Jonathan Bell has told the RHI Inquiry he is unsure about when he was told that DUP Spads would not let the RHI scheme be discussed because of family links to the poultry industry.
The claim, which Mr Bell says he was told by his Spad, Timothy Cairns, was first made by Mr Bell in the Assembly in January 2017, after his interview with Stepehen Nolan.
Mr Cairns says he does not share Mr Bell’s recollection.
Many of the allegations which Mr Bell made yesterday were not his own as such, but references to inquiry material – and his interpretation of that material – which as a witness he has been given access to but which has not yet been made public.
Among those claims, he alleged that David Blevins, Sky News’ long-standing Ireland correspondent, had been advising the DUP on “how to discredit me and destroy the information I’d given” by attacking his Christian faith.
Mr Bell suggested he had come to that conclusion based on evidence which has not yet been published.
However, Sky News immediately issued a firm rebuttal, saying “The suggestion by Jonathan Bell that David Blevins advised the DUP on anything is completely and utterly untrue.”
Mr Blevins, who has spoken publicly about his Christian faith, took several years away from journalism to study theology.
Mr Bell also alleged that David Gordon, then the Executive’s press secretary, had described him as “a monster who had to be put to sleep”.
Mr Bell said that his Spad had told him: “Ministers come and go; Spads remain.”
And he claimed that Mr Cairns also told him “in garish and lurid detail” about “the sexual misbehaviour of two DUP ministers”, something which Mr Cairns claims Mr Bell in fact told him.
Mr Bell said that the permanent secretary of his department, Andrew McCormick, had tried to raise RHI at ‘issues meetings’ within the department in June or July of 2015.
However, in his written evidence he told the inquiry when the issue of the RHI scheme was raised “my Spad referred to other Spads – Andrew Crawford, Timothy Johnston and John Robinson – as individuals who did not wish the RHI scheme to be on the agenda”.
The inquiry spent considerable time attempting to pin Mr Bell down on when that crucial conversation took place.
David Scoffield QC asked him: “Can you remember when he said that to you?”
Mr Bell then referred to his much later conversation with Dr McCormick in December 2016 but said eventually: “I can recall exactly what happened there; I just can’t say to you ‘this happened precisely at this meeting on this date at this time’.”
Mr Scoffield then asked if Mr Bell could narrow down the period in which he says the comment was said. Initially, Mr Bell said it had been “at some point...running up to making the decision” to introduce cost controls – summer of 2015.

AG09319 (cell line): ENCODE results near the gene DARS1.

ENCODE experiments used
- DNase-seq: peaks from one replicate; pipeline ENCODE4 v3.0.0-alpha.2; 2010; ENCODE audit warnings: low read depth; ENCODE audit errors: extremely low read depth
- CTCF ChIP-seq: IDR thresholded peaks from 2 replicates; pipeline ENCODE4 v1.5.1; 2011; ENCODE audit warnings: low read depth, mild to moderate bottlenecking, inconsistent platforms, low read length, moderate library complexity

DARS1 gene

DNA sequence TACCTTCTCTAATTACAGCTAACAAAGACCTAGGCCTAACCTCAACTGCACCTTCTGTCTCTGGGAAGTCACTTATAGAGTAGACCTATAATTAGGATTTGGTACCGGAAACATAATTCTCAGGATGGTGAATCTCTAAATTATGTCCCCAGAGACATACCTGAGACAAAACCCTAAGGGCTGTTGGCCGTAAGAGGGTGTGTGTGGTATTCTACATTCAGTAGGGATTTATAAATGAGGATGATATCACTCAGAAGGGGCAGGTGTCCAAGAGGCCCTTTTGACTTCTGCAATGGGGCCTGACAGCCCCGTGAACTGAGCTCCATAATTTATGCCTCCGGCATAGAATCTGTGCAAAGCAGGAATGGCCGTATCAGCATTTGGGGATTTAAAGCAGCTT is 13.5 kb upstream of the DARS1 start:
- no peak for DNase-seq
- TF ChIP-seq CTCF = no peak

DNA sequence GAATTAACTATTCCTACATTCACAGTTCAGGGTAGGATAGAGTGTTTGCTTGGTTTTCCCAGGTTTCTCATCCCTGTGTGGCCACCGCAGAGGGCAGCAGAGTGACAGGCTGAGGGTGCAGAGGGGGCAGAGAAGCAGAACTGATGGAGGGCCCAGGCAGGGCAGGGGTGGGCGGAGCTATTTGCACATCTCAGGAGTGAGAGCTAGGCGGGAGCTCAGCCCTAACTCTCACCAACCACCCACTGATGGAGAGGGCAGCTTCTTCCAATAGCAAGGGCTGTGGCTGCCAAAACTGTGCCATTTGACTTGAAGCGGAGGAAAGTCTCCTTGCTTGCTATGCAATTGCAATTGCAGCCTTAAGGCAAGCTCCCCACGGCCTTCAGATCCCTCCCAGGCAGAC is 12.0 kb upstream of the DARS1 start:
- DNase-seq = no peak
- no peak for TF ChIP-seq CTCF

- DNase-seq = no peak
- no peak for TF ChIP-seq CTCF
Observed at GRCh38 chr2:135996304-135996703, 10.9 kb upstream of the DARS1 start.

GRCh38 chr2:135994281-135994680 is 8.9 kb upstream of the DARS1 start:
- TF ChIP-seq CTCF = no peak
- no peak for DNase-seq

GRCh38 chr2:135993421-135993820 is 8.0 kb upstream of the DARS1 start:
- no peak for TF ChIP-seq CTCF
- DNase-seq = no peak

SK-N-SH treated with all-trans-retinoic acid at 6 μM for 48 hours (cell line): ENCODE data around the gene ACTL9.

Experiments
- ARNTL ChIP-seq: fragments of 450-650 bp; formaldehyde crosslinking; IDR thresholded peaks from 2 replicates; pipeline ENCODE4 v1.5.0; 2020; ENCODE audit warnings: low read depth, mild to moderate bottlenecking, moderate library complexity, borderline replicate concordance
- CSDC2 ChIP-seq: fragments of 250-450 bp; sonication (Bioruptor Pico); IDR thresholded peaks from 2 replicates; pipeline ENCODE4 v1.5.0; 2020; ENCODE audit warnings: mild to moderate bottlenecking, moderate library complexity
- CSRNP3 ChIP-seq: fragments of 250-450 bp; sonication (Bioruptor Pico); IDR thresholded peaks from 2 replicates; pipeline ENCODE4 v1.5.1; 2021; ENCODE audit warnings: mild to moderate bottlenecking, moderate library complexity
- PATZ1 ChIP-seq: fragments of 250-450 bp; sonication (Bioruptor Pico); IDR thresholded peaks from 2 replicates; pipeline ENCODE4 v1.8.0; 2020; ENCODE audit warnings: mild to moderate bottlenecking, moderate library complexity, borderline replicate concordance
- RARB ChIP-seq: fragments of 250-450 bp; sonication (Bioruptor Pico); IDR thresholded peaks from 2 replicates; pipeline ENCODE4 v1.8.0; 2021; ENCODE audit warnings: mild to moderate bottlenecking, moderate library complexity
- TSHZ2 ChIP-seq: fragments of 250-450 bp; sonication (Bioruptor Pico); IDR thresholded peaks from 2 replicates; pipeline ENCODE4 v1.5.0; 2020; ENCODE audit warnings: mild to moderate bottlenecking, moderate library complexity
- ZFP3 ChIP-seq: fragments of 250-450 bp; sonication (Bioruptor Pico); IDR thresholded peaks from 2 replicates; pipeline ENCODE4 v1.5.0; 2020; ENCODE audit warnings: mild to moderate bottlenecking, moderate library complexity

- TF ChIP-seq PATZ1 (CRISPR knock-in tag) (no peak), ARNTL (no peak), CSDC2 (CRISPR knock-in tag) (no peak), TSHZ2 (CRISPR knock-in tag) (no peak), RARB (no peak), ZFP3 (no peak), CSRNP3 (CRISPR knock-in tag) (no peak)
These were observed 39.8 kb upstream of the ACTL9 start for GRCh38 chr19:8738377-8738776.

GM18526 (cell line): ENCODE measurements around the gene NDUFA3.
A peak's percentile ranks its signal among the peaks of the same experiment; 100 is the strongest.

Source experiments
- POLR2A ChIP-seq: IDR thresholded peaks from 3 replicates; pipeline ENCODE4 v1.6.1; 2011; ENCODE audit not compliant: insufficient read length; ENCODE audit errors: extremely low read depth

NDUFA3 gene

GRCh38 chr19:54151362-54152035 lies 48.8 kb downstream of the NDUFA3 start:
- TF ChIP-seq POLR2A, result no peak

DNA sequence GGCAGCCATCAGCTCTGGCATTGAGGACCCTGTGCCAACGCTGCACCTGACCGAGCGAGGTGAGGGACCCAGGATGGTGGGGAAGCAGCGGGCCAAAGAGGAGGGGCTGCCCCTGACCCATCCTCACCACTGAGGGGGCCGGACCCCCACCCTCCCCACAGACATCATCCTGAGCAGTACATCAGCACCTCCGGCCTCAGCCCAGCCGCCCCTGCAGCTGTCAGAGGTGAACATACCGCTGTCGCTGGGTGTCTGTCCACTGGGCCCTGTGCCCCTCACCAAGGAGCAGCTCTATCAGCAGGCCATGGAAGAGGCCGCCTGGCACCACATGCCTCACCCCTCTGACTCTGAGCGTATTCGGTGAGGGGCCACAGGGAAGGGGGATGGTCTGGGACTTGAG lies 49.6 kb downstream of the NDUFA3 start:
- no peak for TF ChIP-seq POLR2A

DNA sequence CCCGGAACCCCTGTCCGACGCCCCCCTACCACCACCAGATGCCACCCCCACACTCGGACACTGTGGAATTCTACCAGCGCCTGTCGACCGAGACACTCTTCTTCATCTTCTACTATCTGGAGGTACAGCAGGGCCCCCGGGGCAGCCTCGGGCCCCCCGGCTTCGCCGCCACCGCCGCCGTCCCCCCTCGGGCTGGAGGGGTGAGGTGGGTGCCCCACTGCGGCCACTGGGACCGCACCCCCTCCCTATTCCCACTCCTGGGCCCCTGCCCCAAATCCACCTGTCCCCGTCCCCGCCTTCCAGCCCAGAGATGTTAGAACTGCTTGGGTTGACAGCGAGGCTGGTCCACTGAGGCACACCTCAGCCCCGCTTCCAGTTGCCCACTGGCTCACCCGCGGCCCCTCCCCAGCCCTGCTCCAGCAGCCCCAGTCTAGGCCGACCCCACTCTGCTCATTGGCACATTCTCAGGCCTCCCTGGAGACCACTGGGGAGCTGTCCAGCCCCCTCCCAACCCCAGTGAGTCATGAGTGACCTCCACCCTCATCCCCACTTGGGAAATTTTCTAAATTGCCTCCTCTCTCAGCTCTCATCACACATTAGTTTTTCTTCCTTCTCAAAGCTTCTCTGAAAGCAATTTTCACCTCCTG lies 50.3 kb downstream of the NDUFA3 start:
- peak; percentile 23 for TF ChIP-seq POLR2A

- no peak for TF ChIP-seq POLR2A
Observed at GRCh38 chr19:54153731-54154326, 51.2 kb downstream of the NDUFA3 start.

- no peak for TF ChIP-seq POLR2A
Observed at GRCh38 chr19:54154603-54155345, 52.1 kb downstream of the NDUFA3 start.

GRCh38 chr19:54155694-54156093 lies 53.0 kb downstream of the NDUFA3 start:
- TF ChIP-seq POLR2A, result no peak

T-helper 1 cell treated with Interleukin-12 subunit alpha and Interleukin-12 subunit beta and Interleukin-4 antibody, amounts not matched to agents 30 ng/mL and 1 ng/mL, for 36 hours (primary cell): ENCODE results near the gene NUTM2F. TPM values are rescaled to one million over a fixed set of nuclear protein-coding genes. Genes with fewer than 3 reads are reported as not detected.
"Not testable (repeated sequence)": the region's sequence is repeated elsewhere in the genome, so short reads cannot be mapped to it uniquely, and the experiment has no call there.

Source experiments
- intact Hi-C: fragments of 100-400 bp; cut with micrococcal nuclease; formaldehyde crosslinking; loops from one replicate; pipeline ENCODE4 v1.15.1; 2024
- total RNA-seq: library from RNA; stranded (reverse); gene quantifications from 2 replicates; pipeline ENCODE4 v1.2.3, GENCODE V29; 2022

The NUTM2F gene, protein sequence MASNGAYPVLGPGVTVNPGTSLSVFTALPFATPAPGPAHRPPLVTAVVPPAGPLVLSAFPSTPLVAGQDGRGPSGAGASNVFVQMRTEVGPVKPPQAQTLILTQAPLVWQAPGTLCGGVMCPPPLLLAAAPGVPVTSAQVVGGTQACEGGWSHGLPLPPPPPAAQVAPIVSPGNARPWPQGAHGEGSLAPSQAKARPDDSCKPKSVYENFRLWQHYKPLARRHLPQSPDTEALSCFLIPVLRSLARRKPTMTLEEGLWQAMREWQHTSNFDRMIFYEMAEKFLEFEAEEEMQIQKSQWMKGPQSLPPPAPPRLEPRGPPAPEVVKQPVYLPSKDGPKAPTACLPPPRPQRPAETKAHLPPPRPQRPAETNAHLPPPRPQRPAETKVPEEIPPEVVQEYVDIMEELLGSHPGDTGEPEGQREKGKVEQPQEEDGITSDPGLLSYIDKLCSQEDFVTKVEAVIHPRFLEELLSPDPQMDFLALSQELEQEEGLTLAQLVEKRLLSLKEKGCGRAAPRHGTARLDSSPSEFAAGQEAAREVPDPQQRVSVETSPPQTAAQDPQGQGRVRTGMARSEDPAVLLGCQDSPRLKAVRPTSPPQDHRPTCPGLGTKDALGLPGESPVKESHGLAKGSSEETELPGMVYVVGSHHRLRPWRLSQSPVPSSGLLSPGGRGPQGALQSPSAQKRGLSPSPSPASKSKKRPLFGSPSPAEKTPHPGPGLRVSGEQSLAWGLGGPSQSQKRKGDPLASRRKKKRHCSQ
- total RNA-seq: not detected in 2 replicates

Mr Bell then said he thought the comment had been in 2016, when the scheme was closing.
Mr Scoffield then asked Mr Bell: “Whether it was 2015 or 2016, when you heard that what did you do about it?”
Mr Bell said that the action that he was taking involved his officials bringing him further information about RHI and he then asked Mr Scoffield: “Is there a single opportunity where I had the opportunity to sign and didn’t do it?”
Politely but firmly, Mr Scoffield told Mr Bell: “I want to remind you of the nature of the procedure in which we’re involved here; it’s not for you to ask the questions – it’s for you to answer the questions. Now, I’ve asked you a question I think on several occasions...if you were told by Timothy Cairns that others were making or influencing decisions on the basis of private interests, why did you not do something about it at that stage?” Mr Bell replied: “Because the, well, I think, uh, towards the end of the period, ah, first of all I’d told the permanent secretary at the time to get me the information, the submission...but the action for me as minister was to get the detail and to get it signed.”
Dr Keith MacLean, the inquiry’s technical assessor, put it to Mr bell that the allegation about Spads stopping the issue being discussed “sounds like a conflict of interest issue that is being raised with you – what were your actions upon hearing that?”
Mr Bell said: “To close as immediately as we could.”
Dr MacLean responded: “But closing has nothing to do with...the personal interest or the impropriety that is suggested by what you’re saying.”
Mr Bell said: “This was an unsubstantiated allegation by the special adviser at the time.”
When repeatedly pressed to answer as to what he had done about the allegation, Mr Bell eventually said: “I regard the person that knows that information as to be the person to deal with it – not the person that he gossips about it to.”